While Elon Musk now owns Twitter, his other business seems to have taken a hit. Shares of Tesla (NASDAQ: TSLA) were in the midst of a freefall on Tuesday. It seems investors have been selling off Tesla for one reason or another. While the Twitter buyout might have played a role in this, another explanation for Tesla’s dip is something a bit more tangible.
The Indian government reported that it prefers Tesla to produce cars within the country domestically rather than exporting them to India from its existing China factory. India transport minister Nitin Gadkari said that Tesla could not import cars it makes from China. “Making in China and selling here is not a good proposition,” he said, according to a Reuters report.
The news comes as a bit of a setback, as Tesla’s current plan was to do exactly that, ship cars made from China over to India. Setting up another major factory in India would be a massive expense, and it would be much simpler just to export them over. However, despite Tesla’s long-standing lobbying efforts, the Indian government has held firm to its tariffs.
Just like China, India represents a massive potential market for electric vehicles given its billion-plus population, although as a market, it’s still secondary compared to China’s ravenous EV enthusiasm. Elon Musk has said India’s tariffs are among the highest in the world, partially due to Prime Minister Modi’s mindset of encouraging more Indian-based manufacturing.
In other Tesla news, the Chinese government added that it wouldn’t try to use its leverage over Tesla to influence content and policies on Twitter following its acquisition by Musk. However, that hasn’t stopped some from speculating that the CCP could still influence Musk or pressure him in some way.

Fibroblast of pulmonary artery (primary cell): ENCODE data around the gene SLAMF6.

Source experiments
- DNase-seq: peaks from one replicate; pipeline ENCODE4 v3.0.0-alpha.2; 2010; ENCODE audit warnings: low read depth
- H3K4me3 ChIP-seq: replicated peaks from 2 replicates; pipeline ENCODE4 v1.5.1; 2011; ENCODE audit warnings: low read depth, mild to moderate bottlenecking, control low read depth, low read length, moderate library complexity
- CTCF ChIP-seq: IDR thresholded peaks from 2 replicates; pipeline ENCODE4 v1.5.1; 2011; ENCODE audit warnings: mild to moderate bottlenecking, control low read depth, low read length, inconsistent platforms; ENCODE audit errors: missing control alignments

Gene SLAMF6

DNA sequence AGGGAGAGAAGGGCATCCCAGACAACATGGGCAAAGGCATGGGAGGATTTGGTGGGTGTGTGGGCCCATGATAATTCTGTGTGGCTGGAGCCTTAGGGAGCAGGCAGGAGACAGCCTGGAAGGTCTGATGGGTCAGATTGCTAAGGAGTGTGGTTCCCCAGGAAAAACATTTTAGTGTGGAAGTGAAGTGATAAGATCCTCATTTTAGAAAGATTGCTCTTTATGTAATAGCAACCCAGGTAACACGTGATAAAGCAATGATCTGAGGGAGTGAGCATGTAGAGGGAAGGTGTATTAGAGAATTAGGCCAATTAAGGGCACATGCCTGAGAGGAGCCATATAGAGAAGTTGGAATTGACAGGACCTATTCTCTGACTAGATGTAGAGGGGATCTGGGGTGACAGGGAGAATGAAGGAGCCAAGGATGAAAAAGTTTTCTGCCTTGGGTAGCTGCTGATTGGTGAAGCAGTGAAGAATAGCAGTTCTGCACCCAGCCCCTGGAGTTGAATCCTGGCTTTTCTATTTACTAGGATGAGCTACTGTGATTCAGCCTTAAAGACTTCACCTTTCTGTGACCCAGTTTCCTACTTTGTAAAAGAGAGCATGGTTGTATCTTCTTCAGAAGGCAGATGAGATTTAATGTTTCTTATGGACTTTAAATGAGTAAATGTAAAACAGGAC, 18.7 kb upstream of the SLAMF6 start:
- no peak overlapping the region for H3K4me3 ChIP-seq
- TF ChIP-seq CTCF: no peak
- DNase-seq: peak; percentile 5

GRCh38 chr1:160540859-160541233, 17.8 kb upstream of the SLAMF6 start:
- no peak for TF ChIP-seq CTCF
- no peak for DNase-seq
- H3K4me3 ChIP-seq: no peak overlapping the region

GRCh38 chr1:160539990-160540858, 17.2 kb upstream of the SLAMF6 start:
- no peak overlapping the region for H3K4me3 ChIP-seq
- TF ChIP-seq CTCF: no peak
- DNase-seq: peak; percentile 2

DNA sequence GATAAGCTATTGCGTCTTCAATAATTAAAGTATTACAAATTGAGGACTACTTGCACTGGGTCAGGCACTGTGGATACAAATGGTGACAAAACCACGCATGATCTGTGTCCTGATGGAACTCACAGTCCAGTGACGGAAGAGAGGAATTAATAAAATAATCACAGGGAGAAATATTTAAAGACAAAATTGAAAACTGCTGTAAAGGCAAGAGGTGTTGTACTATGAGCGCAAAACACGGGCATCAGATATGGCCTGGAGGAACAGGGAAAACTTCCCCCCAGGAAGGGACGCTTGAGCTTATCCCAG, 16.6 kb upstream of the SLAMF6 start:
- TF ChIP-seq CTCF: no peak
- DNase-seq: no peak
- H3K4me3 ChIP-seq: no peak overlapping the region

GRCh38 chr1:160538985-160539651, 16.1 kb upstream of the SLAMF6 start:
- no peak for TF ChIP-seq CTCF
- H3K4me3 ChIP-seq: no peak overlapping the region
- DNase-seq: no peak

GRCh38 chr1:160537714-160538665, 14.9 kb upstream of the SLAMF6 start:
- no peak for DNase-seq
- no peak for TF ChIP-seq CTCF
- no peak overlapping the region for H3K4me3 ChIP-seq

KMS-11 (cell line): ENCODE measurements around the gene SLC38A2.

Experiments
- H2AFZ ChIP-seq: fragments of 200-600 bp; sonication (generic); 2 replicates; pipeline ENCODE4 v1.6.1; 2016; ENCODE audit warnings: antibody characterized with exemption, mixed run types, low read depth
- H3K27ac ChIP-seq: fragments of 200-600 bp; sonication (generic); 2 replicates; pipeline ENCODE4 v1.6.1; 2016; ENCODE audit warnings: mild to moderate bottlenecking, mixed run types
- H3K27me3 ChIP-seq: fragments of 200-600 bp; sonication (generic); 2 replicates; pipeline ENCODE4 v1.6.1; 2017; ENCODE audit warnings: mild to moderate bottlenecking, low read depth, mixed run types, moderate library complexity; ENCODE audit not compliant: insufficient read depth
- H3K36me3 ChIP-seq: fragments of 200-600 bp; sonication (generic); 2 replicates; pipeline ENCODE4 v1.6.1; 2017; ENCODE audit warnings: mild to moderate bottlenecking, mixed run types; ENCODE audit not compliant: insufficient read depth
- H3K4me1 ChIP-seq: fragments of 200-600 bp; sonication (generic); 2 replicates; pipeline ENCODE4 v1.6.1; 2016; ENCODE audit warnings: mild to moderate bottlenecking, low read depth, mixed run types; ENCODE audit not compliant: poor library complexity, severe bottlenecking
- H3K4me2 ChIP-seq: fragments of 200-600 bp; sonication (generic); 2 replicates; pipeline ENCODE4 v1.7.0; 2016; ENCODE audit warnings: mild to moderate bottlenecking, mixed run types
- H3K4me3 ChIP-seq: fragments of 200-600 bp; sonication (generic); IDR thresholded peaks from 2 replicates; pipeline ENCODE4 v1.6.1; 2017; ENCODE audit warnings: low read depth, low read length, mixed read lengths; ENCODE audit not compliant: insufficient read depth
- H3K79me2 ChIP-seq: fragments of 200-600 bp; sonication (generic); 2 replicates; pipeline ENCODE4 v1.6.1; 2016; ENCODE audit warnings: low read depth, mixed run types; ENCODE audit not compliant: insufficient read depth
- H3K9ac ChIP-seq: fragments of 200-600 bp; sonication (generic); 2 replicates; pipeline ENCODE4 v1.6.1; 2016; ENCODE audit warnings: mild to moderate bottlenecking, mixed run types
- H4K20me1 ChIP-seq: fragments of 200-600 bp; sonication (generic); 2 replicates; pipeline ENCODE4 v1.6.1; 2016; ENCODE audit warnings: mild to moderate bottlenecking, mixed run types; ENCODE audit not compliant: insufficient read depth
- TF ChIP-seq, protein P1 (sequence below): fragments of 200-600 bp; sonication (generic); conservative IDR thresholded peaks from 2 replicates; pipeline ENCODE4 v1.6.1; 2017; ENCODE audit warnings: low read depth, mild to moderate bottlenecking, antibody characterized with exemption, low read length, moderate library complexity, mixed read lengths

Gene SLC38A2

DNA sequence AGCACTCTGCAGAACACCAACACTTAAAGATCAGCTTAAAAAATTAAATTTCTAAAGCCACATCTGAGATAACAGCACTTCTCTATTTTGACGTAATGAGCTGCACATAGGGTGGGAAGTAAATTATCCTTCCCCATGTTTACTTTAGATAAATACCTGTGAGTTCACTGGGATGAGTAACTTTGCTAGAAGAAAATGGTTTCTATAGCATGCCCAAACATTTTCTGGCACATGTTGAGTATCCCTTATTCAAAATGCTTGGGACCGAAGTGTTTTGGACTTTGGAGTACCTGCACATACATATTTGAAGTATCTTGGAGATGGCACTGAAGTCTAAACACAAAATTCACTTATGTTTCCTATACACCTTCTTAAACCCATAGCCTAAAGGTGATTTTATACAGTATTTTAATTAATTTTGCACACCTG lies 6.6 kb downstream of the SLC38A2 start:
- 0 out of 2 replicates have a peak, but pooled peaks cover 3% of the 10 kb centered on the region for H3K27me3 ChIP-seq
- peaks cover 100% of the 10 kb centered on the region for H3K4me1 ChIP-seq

Shares of Tesla were down over 12.5% on Tuesday following the news from India. But besides that, it’s also likely that Tesla shareholders are a bit wary of Musk’s willingness to spend so much money so quickly, seemingly on a dime. Tesla stock has already plummeted over 25% since Musk’s interest in Twitter was first announced.
Even if Musk is able to run Twitter in a way that’s profitable and worth paying tens of billions for, running the social media company will cost him the time and attention that he could have been putting towards Tesla, something that likely some shareholders are starting to realize. Time will tell how everything turns out, but despite posting a record quarter, Tesla stock hasn’t seemed to fare that well for it.
Tesla Company Profile
Founded in 2003 and based in Palo Alto, California, Tesla is a vertically integrated sustainable energy company that also aims to transition the world to electric mobility by making electric vehicles. It sells solar panels and solar roofs for energy generation plus batteries for stationary storage for residential and commercial properties including utilities. The Tesla Roadster debuted in 2008, Model S in 2012, Model X in 2015, Model 3 in 2017, and Model Y in 2020. Global deliveries in 2019 were 367,656 units. Tesla went public in 2010 and employs about 50,000 people. – Warrior Trading News